If you’re curious about the book and the rest of the Inscribed Studies series, you can download a free chapter from three studies, including Ashley’s, here. (No email required). In the meantime, let’s welcome her here to this space today!
I always considered myself a good Christian kid.
I never really rebelled as a youth. I always called home if I was going to be out late, and my mom always knew who I was with.
I always went to class and tried to make straight As. I never tried drugs or alcohol, and I didn’t have sex. I didn’t cuss; I didn’t listen to “secular” music. I didn’t even see a rated-R movie until I was seventeen. And for all of this, I was pretty proud of myself.
But I still didn’t feel right or good or happy.
All these things did very little to convince me that I was in good standing in God’s eyes and did nothing to make me feel that I was worth anything. I lived in constant fear that if I didn’t thank God for something, even my ability to see or walk, it would be taken away. I was afraid if I made one mistake, it would condemn me to the fiery pits for all eternity.
God was very important to me, but I didn’t yet have any real concept of His love or grace. My carefully constructed sense of security was founded on my own efforts. I was living the very definition of legalism.
Even though I didn’t sin in the “usual” youthful ways, I was still missing the mark right and left—I was mean to my sisters; I held grudges; I gossiped. I think we’ve all done a few things we’re not proud of.
For some of us, our lists of ugly moments might be longer than we care to admit. We’ve got skeletons in our closets, bad habits we can’t seem to break, and a list of things we wish we could do but just can’t seem to get right.
Many of us are grateful we can’t out-sin God’s grace, but we simultaneously hate ourselves for having to draw on it as often as we do. Others live as though we’ve forgotten that we’re supposed to live differently than our “lost” friends. Maybe some of us get drunk most weekends, have a one-night stand here and there, throw a co-worker under the bus when we need to look good, or tell a lie from time to time. But we’re all still Christians … right?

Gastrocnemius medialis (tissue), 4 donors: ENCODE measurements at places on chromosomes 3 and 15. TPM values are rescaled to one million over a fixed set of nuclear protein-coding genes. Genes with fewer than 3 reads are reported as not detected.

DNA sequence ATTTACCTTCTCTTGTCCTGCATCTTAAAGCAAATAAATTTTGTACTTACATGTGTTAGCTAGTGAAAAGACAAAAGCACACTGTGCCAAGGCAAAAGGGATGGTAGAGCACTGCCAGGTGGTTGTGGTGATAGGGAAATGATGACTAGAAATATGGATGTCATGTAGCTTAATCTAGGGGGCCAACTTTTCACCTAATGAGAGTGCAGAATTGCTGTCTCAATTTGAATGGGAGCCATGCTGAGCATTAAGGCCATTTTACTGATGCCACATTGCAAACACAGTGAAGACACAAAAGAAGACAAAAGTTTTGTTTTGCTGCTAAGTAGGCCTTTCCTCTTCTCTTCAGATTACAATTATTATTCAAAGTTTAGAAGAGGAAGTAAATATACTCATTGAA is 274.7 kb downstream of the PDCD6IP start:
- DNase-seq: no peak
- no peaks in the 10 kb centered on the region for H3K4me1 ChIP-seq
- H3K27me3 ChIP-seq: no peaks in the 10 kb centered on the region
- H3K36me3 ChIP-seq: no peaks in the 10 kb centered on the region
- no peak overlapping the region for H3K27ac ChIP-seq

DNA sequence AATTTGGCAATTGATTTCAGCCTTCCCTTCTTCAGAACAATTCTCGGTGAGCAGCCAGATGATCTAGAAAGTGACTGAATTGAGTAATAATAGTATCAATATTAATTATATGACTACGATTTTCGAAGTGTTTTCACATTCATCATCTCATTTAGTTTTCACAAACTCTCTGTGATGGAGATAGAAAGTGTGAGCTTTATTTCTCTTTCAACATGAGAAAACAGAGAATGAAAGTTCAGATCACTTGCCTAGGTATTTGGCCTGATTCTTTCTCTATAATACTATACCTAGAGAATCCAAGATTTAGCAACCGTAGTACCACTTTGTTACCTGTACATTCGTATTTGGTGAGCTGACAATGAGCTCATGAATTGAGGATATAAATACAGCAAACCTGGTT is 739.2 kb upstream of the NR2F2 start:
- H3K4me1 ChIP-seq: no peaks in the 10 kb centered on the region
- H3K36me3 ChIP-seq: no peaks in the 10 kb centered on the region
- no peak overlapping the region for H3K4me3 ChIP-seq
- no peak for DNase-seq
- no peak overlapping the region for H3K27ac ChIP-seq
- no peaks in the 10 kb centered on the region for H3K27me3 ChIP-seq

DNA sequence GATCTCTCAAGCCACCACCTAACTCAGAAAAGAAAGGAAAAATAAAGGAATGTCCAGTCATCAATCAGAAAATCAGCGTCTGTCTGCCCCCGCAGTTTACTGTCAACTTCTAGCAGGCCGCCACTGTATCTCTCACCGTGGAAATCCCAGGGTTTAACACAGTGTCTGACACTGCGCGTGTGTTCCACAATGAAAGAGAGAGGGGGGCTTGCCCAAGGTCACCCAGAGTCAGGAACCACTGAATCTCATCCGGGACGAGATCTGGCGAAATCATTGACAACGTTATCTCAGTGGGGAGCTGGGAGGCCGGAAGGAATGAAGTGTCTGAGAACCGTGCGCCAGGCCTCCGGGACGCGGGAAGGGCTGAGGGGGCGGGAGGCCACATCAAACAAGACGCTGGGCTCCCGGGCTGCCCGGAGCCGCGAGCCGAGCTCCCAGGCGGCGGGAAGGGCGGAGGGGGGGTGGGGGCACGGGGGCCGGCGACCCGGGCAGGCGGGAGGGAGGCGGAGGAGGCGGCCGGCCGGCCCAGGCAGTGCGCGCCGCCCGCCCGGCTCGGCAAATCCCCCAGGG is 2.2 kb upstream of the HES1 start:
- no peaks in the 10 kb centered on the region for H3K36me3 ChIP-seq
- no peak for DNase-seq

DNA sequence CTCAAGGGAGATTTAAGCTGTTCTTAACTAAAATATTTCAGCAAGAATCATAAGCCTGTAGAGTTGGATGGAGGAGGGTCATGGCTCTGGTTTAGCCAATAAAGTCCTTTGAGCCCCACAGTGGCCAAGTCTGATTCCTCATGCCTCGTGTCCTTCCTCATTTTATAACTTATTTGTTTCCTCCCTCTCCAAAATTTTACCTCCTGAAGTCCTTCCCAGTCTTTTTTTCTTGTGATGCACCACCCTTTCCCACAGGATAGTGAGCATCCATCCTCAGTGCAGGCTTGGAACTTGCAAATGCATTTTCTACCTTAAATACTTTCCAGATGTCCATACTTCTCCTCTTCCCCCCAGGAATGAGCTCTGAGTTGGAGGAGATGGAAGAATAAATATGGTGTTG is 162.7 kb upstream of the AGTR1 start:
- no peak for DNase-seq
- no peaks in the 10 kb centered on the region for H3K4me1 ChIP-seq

Others of us are so scared of “getting it wrong” that we spend our lives calculating our every move, over analyzing our every thought, and don’t know how to just be at peace with ourselves or God.
We are quick to point out the shortcomings of another, if only within our inner monologue, and are grateful we don’t struggle with that sin. We go to church every chance we get, we are in multiple Bible studies, we live by checklists and schedules. We would never admit it, but our obsession with being right and busy is just a cover-up for our belief that God will turn His back on us if we aren’t.
Whether we lean toward legalism or we lean toward licentiousness, we’ve forgotten who we are. We wallow in guilt, when we’ve been cleansed of all unrighteousness. Or we waste God’s grace, when we’ve been set free from sin. If we knew who we really are in Christ, our lives would look different than they do. More of us would be living in unwavering obedience to God because it wouldn’t be a burden; we’d simply be acting like who we are.
The truth is, if I’m in Christ and He’s in me, Jesus has reconciled me to God. It’s been done. There is no way any of us could ever make amends with God on our own, and we need to allow ourselves to enjoy the freedom that brings our souls when we’re in Him.
I have to work daily to cooperate with God as He reshapes me and cuts away the things about me that He doesn’t want to define me. I also have to work daily to cooperate with God and learn about resting in Him and enjoying life in Him. My prayer is that I live like I know who I am—that I’m His.
“So now there is no condemnation for those who belong to Christ Jesus. And because you belong to him, the power of the life-giving Spirit has freed you from the power of sin that leads to death.” (Romans 8:1-2, NLT)
Ashley Linne is a wife and mom who loves to write, sing, and travel. She is passionate about discipleship, mentoring, and sexual abuse prevention. She has been leading small group Bible studies for over 15 years is the author of Inseparable: Who I Am, Was, and Will Be in Christ.
Ashley lives with her husband and son in Bellingham, WA.